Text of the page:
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  • Our Mission
    The Major Projects Branch extends the capacity of the Highway Division by facilitating, supporting and delivering transportation programs and projects. The branch manages and develops accountable and fiscally responsible programs that satisfy legislative requirements and meet the needs of internal and external stakeholders and the public through appropriate contracting and public-sector resourcing.
OTIA III Bridge Program Projects
  Monthly Progress Report
 Cover photo B220.jpg

The Whilamut Passage Bridge, depicted here, was the focus of work in Bundle 220, Interstate 5:  Whillamette River Bridge. The project has wan 15 awards to date, more than any other single project in the bridge program.

The new Whilamut Passage Bridge in Eugene-Springfield improves a crucial component of the transportation corridor that connects Oregon commuters, tourists and freight haulers all along the West Coast. The largest Bridge replacement in the OTIA III State Bridge Delivery Program, it was complex logistically and technicall. It spands nearly 2,000 horizontal feet, crossing the Willamette River, a railroad and a four-lane boulevard. The project area encompasses two environmentally sensitive parks - Alton Baker Park and the Whilamut Natural Area - on either side of the river in different jurisdicitons.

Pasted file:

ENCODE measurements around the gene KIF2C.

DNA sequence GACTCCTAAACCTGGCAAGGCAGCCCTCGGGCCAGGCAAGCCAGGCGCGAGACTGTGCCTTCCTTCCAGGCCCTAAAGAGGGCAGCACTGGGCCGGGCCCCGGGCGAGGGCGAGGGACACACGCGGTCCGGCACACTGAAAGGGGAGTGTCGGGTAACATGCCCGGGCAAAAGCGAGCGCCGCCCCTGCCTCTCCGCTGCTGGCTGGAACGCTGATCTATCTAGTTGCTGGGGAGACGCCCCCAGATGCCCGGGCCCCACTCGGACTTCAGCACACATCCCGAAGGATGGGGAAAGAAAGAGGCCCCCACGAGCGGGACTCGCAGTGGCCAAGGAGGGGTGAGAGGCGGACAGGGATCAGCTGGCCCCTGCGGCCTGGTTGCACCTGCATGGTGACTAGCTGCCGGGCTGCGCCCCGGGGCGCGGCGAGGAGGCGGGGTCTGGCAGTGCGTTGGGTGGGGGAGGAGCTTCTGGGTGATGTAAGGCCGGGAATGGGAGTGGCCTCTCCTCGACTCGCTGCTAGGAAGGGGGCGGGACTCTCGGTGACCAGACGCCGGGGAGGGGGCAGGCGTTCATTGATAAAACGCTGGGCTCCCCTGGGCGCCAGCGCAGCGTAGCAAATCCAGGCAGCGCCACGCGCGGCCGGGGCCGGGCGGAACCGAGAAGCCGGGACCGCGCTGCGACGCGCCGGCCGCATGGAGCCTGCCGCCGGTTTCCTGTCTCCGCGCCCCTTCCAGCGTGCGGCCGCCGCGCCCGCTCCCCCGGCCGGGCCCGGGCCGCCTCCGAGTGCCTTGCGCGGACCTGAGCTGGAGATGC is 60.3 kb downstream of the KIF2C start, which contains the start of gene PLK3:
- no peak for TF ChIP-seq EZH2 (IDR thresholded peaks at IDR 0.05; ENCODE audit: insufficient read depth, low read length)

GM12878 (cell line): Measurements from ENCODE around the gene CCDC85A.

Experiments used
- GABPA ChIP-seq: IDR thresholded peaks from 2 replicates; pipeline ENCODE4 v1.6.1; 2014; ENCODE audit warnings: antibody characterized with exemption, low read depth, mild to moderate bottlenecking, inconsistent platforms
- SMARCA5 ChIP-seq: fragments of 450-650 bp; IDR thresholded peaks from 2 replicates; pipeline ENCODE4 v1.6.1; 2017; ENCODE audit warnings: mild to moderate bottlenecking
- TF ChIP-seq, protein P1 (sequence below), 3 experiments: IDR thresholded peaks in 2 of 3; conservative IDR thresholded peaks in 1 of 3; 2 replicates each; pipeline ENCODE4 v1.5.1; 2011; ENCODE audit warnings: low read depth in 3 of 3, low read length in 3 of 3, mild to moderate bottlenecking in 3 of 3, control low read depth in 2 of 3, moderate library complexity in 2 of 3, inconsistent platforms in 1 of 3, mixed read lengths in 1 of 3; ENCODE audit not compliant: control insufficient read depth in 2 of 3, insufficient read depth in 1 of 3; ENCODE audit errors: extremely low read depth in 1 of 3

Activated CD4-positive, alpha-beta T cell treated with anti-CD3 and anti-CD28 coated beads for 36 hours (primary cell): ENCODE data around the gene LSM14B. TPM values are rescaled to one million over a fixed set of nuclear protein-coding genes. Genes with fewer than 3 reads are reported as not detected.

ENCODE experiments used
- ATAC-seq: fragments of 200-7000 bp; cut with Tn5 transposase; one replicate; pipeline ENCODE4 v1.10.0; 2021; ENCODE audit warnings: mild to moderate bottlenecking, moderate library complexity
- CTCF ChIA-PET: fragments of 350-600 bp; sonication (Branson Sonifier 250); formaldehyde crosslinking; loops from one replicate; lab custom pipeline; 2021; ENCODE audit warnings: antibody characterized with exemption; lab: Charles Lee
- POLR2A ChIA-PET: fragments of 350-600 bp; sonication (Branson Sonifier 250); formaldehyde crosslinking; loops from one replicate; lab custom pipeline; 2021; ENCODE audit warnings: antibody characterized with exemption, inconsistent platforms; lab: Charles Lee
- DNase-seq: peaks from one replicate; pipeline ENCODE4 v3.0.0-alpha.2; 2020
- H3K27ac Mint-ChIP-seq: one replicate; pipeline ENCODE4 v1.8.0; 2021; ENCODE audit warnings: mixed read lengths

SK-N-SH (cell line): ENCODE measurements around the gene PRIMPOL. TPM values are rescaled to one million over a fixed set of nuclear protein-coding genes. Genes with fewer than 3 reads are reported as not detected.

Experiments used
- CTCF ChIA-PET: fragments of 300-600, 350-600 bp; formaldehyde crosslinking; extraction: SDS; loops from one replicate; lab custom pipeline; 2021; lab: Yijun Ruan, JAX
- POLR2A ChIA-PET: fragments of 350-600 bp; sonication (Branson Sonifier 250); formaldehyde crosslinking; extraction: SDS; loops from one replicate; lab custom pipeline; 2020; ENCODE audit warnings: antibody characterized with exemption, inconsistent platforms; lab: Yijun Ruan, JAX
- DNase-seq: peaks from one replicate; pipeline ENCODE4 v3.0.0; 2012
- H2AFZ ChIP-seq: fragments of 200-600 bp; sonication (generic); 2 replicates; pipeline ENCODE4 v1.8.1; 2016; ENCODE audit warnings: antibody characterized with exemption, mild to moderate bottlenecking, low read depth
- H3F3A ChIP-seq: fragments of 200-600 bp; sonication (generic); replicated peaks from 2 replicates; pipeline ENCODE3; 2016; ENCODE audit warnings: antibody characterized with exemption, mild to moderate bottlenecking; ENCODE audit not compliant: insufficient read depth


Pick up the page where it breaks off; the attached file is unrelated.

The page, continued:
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Radio project's outgoing OSP liaison leaves lasting contributions

Oregon State police Lt. Jim Rentz has been a valued State Radio Project team member for nearly four years. In May he accepted a new position in OSP's Tribal Gaming Division, effectively ending his involvement on the project. 

Oregon State Police Lt. Jim Rentz has been a consistent advocate for radio users and a valued partner for the Oregon Department of Transportation on the State Radio Project. As the project's appointed OSP liaison for nearly four years, Rentz has helped shape the outcome of several important project milestones and has served as a valuable resource for the team. In May, he accepted a position in OSP's Tribal Gaming Division, bringing his tenure on the radio project to a close.  

"Lt. Rentz was instrumental in the successful installation of the new radios for OSP, the transition to narrowband, the selection of additional new radio sites to increase coverage and the initial planning of the new trunked system," said Rob Reish, ODOT Wireless Communications Section manager.  





Oregon Passenger Rail Study Continues

The project is currently in the Evaluate phase. This phase takes the corridor concepts developed in the Understand phase and screens them in two steps. First, the corridor concepts are screened against the project Purpose and Need. Then, the concepts that pass the first screen will go through a more detailed evaluation against a set of criteria. The results will be published in a Draft Tier 1 Environmental Impact Statement that will be available for public review in 2016.


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